Surveys were sent to 452 Anthem members, of whom 371 met the inclusion criteria (Figure 1). Of these 371 patients, 285 completed 1 or more survey questions and submitted the surveys regarding admissions (76.8% completion rate [41]). Regarding all other survey questions (for which availability of complete claims data required patients to have Anthem as a primary payer), 123 patients for whom Anthem was not the primary payer were excluded from analysis. Of these patients, 65.0% (80/123) had Medicare as their primary payer. Among the patients for whom Anthem was the primary payer, 248 met the inclusion criteria, and 191 completed 1 or more questions and submitted the survey (77.0% completion rate).

    With regard to 90-day admissions, patient self-reports were found to be characterized by a kappa of 0.80 and agreement of 0.99 (Table 2). With respect to ERUC, patient responses were found to be characterized by a kappa of 0.45 and agreement of 0.96. Regarding complications, patient responses were characterized by kappas and agreements of 1.00 and 1.00 for PE, 0.53 and 0.97 for SSI, 0.32 and 0.97 for DVT, 0.00 and 0.98 for fracture/dislocation, 0.00 and 0.99 for severe constipation, and –0.01 and 0.98 for hemorrhage, respectively.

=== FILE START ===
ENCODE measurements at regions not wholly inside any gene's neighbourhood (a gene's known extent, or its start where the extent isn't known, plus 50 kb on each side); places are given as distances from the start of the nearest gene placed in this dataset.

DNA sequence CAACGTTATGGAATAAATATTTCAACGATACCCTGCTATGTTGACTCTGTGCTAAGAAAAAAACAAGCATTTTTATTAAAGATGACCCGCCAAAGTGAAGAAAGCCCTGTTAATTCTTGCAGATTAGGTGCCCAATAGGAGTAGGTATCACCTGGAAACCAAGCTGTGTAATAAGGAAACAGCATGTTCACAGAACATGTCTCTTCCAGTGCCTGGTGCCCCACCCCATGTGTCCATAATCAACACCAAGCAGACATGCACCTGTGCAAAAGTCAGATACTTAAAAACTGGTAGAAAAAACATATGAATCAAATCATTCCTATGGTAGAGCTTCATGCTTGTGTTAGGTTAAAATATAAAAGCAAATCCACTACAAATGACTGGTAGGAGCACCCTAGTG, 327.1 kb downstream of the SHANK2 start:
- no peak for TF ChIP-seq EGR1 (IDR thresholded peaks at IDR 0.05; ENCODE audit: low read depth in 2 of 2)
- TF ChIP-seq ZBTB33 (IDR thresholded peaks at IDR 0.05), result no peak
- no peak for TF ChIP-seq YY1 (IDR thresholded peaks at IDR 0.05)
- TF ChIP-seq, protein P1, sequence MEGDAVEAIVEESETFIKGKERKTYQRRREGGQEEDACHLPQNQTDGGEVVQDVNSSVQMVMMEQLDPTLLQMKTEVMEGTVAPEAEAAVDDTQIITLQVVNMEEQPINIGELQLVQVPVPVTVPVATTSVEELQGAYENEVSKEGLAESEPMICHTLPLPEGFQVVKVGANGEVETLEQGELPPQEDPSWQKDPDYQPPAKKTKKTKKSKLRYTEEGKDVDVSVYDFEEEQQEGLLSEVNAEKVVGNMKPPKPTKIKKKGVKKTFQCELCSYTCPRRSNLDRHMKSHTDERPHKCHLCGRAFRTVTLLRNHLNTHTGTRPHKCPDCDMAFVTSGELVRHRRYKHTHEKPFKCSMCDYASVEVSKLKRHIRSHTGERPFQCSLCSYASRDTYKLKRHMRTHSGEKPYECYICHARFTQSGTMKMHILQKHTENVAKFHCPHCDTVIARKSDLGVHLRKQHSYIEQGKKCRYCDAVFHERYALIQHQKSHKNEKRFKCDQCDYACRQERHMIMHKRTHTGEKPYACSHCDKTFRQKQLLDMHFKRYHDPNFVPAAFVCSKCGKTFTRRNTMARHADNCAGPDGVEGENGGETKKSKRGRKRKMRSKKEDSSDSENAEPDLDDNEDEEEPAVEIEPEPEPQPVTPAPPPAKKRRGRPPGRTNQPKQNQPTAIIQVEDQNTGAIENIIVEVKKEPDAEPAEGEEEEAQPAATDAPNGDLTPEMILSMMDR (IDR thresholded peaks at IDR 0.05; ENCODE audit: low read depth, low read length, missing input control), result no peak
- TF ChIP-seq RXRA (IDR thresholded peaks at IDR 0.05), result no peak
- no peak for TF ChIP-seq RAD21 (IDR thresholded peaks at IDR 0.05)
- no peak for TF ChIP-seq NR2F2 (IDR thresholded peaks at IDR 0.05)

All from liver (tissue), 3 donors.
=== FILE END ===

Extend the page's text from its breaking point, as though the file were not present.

Secondary Analyses

    In the nonactivator bias analysis, we found there were no significant demographic differences between the patients who activated their DPE platform accounts and those who did not. The mean ages in the activated versus nonactivated cohorts were 56.2 (SD 15.7) and 55.8 (SD 18.5) years, respectively (P=.88). The gender distributions in the activated versus nonactivated cohorts were 48.4% (188/388) female and 45.3% (29/64) female, respectively (P=.69). The mean DxCG scores in the activated versus nonactivated cohorts were 5.30 (SD 5.25) and 5.18 (SD 5.89), respectively (P=.87).

    In the nonresponse bias analysis, there were no significant demographic differences between patients who responded and those who did not. The mean ages in the responder versus nonresponder cohorts were 56.5 (SD 15.4) years and 55.3 (SD 17.5) years, respectively (P=.46). The gender distributions in the responders versus nonresponders were 49.5% (149/301) female and 45.0% (68/151) female, respectively (P=.42). The mean DxCG scores in the responders versus nonresponders were 4.96 (SD 5.27) and 5.91 (SD 5.44), respectively (P=.08). The lowest P value for event prevalence rate differences between the 2 groups was .30 (Table 3).

    Table 1. Demographic characteristics of responders.
    View this table
    Table 2. Counts and calculated values for determination of accuracy of patient self-report.
    View this table
    Table 3. Nonresponder bias analysis.
    View this table